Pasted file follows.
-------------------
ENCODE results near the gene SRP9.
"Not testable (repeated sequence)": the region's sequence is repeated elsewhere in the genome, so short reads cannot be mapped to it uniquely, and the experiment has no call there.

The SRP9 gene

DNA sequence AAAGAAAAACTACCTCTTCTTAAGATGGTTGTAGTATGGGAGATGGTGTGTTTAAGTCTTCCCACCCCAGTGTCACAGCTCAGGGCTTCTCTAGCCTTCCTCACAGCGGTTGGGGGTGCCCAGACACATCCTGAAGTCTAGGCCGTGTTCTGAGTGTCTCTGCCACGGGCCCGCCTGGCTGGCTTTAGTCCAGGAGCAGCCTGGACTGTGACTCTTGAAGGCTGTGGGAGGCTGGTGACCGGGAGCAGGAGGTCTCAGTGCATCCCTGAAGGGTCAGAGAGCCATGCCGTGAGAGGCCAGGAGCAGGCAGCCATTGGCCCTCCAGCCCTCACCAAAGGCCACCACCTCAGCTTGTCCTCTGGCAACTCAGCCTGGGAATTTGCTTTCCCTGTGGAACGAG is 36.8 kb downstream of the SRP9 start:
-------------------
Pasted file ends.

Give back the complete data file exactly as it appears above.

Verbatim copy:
ENCODE results near the gene SRP9.
"Not testable (repeated sequence)": the region's sequence is repeated elsewhere in the genome, so short reads cannot be mapped to it uniquely, and the experiment has no call there.

The SRP9 gene

DNA sequence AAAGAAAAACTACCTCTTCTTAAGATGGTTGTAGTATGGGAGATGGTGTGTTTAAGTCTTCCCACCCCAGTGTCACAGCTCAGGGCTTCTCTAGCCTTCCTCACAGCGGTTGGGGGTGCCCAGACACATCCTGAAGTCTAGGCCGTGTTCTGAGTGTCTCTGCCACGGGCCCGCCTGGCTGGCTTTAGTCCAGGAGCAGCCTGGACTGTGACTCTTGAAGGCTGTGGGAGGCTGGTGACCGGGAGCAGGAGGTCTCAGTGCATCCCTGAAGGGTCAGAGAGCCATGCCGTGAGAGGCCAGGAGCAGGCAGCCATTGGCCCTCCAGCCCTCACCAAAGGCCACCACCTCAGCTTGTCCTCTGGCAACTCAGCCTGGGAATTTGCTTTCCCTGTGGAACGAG is 36.8 kb downstream of the SRP9 start: